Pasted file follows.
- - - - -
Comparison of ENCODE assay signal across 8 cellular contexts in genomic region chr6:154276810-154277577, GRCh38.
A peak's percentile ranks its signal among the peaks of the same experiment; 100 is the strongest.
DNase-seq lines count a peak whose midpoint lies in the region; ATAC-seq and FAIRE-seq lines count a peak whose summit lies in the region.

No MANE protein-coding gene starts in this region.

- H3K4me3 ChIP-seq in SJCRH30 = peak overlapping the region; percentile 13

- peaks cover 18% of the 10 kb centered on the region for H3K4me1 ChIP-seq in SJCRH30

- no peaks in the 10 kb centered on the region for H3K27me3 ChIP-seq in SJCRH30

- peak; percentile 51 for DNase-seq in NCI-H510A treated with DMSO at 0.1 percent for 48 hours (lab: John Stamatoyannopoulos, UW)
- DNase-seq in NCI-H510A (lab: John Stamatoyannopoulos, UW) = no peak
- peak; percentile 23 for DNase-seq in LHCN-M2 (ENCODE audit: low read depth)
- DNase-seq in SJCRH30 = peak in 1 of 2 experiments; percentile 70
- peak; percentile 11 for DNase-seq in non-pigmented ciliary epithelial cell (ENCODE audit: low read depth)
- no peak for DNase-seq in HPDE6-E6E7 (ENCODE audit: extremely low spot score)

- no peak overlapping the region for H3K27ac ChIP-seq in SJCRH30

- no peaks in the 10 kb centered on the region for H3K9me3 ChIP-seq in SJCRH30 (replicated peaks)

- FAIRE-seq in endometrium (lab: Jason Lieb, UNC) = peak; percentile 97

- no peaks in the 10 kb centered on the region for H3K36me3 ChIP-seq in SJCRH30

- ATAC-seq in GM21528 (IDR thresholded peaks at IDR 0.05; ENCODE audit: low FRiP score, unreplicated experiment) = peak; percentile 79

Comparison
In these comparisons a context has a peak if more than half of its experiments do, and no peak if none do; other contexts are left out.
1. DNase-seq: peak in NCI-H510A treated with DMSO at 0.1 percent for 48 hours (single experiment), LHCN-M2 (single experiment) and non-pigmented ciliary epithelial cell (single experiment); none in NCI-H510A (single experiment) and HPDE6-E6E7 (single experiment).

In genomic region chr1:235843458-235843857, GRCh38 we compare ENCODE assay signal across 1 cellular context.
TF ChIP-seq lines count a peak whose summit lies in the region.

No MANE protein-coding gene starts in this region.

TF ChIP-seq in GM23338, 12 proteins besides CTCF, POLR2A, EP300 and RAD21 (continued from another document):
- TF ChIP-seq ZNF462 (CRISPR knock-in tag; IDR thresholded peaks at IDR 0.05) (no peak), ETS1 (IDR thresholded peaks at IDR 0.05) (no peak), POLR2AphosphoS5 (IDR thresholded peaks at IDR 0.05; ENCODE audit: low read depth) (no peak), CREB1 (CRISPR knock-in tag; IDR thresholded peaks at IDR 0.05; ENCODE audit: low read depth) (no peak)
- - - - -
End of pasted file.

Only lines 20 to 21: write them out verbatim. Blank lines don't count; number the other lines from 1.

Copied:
In these comparisons a context has a peak if more than half of its experiments do, and no peak if none do; other contexts are left out.
1. DNase-seq: peak in NCI-H510A treated with DMSO at 0.1 percent for 48 hours (single experiment), LHCN-M2 (single experiment) and non-pigmented ciliary epithelial cell (single experiment); none in NCI-H510A (single experiment) and HPDE6-E6E7 (single experiment).